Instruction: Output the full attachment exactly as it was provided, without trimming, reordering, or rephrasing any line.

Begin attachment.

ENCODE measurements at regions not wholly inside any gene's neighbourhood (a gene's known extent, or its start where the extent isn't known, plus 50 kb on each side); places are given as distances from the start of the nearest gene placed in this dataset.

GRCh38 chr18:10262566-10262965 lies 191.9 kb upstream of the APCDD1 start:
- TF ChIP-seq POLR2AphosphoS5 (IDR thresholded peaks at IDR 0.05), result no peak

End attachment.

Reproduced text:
ENCODE measurements at regions not wholly inside any gene's neighbourhood (a gene's known extent, or its start where the extent isn't known, plus 50 kb on each side); places are given as distances from the start of the nearest gene placed in this dataset.

GRCh38 chr18:10262566-10262965 lies 191.9 kb upstream of the APCDD1 start:
- TF ChIP-seq POLR2AphosphoS5 (IDR thresholded peaks at IDR 0.05), result no peak